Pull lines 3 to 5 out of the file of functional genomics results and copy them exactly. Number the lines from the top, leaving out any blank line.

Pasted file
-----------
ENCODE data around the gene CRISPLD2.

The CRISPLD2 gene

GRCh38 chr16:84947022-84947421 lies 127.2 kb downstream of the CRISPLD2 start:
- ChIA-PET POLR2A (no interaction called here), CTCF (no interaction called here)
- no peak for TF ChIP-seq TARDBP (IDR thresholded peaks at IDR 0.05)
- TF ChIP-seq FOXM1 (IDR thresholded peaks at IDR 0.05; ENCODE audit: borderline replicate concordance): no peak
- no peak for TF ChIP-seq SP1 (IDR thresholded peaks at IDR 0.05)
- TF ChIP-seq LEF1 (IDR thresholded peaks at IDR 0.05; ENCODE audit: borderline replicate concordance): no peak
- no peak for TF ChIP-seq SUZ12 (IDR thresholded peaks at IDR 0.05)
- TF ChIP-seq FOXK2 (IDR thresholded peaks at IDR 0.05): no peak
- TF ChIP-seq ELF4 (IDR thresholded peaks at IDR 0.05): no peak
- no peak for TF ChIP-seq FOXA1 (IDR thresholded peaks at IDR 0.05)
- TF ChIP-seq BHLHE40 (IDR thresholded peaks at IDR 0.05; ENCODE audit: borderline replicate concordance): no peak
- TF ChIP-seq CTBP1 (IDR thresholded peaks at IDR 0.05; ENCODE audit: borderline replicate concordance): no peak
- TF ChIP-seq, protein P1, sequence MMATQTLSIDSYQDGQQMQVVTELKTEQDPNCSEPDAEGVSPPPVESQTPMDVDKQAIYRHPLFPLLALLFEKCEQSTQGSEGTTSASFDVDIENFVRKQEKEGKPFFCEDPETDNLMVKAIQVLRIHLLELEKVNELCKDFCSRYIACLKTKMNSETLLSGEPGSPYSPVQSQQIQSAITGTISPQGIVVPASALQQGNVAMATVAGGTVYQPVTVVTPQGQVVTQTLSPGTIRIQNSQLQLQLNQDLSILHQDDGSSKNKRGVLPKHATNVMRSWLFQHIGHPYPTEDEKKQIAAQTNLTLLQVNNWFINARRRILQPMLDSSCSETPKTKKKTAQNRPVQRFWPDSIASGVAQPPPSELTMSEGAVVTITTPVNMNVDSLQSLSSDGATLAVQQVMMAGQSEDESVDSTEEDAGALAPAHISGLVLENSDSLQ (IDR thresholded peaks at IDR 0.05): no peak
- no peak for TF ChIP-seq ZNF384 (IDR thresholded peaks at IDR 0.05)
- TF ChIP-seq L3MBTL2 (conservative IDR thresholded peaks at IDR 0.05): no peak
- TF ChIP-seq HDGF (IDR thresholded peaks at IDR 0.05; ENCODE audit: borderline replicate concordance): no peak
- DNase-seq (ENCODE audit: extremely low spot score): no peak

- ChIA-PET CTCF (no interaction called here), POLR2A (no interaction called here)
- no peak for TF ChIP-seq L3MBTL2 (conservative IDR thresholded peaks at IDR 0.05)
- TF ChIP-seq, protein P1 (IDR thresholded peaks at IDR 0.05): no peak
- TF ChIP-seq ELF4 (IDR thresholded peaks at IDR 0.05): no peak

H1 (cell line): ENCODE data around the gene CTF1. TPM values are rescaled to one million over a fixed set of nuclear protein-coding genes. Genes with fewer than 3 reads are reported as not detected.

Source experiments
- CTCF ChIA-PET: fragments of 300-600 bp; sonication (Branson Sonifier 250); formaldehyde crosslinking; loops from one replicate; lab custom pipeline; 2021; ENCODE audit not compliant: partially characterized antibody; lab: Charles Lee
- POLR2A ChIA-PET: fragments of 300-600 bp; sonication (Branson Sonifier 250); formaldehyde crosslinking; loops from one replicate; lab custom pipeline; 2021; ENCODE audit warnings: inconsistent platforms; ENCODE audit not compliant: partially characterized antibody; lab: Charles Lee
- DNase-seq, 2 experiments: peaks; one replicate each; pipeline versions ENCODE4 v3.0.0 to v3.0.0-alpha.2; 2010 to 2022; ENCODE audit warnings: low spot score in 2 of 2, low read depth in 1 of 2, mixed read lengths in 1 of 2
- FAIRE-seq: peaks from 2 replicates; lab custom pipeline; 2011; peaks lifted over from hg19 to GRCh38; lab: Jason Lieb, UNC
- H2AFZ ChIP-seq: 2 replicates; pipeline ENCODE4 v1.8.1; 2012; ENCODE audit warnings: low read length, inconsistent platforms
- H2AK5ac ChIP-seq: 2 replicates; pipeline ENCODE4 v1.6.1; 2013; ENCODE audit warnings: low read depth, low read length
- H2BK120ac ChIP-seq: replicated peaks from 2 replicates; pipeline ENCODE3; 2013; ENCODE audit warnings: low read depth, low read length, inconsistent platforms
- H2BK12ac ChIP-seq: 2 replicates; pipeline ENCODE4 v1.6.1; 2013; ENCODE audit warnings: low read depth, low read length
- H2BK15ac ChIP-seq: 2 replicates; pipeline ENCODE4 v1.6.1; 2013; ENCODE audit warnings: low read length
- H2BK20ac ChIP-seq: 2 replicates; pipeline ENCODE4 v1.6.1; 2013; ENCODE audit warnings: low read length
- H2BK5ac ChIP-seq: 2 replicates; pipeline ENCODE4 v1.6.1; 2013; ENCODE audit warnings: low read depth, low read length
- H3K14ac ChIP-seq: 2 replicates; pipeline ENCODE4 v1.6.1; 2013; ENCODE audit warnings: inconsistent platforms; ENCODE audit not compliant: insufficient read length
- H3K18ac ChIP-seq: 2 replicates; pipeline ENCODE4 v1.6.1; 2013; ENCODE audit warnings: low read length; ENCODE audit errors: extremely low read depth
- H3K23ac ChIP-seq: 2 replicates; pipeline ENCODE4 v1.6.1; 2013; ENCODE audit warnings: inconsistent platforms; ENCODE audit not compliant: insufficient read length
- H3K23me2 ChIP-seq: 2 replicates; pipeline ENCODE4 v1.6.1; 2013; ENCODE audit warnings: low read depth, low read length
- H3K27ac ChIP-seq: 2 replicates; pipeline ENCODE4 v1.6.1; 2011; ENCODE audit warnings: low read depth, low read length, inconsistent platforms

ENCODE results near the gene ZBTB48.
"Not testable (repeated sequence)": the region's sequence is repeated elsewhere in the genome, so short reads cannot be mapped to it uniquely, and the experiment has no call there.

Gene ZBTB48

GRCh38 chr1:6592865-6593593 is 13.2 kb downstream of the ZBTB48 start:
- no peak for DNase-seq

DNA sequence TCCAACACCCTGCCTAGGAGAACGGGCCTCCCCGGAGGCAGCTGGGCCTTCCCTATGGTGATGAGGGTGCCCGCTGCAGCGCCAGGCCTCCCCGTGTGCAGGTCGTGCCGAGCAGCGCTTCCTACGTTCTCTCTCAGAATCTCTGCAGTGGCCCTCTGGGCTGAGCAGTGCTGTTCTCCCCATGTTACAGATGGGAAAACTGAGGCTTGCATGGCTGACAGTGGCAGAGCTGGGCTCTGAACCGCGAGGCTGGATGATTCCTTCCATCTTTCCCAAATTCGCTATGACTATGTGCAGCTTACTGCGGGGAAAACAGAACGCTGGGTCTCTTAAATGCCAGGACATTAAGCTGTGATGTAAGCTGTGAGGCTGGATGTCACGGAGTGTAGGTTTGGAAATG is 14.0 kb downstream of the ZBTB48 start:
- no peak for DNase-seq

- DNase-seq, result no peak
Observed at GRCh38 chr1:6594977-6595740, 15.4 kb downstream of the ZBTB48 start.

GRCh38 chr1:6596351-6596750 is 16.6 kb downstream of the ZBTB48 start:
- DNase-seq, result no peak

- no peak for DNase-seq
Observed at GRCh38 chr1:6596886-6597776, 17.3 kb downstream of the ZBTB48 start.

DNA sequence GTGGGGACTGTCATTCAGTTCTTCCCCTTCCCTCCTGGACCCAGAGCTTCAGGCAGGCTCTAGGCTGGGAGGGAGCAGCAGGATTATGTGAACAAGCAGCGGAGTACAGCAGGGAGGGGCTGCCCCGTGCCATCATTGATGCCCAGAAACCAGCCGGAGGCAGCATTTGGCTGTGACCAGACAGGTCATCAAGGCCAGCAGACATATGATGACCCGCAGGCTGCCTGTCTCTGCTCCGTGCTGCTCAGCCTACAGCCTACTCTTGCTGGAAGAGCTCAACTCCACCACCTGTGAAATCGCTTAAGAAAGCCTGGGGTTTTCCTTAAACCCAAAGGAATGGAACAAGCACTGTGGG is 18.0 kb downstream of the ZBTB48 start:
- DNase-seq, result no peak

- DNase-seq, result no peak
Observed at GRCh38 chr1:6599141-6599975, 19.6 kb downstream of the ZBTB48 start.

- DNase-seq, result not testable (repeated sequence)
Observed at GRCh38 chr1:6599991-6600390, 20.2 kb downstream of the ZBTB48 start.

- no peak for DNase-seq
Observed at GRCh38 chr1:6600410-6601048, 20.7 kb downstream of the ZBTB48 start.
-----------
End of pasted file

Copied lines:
GRCh38 chr16:84947022-84947421 lies 127.2 kb downstream of the CRISPLD2 start:
- ChIA-PET POLR2A (no interaction called here), CTCF (no interaction called here)
- no peak for TF ChIP-seq TARDBP (IDR thresholded peaks at IDR 0.05)